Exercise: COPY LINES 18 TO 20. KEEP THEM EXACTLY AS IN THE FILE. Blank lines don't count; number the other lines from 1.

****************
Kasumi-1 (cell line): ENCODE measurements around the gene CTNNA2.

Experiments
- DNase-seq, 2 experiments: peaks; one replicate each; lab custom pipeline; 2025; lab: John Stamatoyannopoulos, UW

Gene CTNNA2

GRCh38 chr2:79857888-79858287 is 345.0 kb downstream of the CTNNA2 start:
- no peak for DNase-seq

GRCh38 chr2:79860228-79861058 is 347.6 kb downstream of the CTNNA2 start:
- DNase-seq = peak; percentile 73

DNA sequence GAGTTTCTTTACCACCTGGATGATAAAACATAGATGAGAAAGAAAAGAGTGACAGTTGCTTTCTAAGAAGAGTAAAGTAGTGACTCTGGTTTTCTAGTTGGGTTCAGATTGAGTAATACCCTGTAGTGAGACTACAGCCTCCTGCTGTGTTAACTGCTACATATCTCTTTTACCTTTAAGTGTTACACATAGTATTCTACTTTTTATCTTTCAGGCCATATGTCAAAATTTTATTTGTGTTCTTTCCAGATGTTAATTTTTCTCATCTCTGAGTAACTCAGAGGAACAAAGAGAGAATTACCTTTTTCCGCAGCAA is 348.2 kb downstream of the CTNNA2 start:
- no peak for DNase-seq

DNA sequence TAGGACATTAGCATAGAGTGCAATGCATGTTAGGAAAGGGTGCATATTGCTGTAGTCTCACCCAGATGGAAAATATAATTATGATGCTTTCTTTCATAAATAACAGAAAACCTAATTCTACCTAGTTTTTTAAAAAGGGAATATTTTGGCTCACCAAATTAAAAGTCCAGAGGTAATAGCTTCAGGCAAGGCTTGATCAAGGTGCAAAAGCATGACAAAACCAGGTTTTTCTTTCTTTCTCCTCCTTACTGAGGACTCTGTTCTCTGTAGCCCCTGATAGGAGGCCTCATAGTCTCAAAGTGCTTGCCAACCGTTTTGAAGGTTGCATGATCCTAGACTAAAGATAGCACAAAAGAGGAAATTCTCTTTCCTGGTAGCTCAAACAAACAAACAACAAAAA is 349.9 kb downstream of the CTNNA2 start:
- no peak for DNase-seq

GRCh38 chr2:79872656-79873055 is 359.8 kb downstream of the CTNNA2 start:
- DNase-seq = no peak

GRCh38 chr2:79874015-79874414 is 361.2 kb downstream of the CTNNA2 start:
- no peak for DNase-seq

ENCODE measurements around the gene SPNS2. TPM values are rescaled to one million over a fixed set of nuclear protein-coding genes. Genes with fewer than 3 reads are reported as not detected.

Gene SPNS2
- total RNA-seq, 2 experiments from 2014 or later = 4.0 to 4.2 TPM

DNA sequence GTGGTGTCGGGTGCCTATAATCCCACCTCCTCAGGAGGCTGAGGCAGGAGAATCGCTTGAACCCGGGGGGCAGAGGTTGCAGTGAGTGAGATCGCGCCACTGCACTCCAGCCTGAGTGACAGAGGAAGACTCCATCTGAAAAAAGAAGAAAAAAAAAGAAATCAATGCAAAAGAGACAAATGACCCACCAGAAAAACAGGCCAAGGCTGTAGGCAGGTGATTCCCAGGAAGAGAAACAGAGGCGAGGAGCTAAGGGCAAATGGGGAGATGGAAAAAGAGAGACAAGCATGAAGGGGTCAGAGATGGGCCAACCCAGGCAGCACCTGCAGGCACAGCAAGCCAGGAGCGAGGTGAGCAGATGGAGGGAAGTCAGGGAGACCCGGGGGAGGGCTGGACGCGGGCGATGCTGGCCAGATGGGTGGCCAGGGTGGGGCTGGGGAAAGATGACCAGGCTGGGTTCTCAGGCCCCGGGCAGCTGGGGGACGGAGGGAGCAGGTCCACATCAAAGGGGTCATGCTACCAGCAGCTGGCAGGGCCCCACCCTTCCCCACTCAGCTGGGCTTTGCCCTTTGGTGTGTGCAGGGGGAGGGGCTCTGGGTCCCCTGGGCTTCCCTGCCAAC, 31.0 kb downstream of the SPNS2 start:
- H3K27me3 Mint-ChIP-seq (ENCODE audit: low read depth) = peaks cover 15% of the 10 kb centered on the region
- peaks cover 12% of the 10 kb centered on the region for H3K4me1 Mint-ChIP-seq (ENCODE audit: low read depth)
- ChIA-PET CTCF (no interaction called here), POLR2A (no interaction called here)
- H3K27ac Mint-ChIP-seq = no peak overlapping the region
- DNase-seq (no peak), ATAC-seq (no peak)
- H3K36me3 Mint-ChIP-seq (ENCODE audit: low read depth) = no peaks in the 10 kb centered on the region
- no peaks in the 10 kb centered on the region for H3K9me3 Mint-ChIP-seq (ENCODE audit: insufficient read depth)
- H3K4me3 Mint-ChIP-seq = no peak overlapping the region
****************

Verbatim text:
Gene SPNS2
- total RNA-seq, 2 experiments from 2014 or later = 4.0 to 4.2 TPM

DNA sequence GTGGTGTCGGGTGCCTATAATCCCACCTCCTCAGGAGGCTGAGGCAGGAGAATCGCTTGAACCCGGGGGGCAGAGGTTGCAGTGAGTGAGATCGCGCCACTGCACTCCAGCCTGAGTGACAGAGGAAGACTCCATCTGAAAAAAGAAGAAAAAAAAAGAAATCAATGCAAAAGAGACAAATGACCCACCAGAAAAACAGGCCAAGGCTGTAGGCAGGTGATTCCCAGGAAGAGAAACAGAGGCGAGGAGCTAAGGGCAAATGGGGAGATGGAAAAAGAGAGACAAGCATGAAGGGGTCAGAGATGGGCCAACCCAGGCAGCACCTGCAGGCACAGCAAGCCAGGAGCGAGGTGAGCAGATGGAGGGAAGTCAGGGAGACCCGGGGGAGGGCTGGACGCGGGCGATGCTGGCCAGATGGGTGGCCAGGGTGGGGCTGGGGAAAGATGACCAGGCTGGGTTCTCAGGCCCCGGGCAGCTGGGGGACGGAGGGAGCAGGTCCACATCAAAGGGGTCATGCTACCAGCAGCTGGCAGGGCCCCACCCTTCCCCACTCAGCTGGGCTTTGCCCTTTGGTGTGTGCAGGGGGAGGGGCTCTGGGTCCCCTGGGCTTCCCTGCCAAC, 31.0 kb downstream of the SPNS2 start: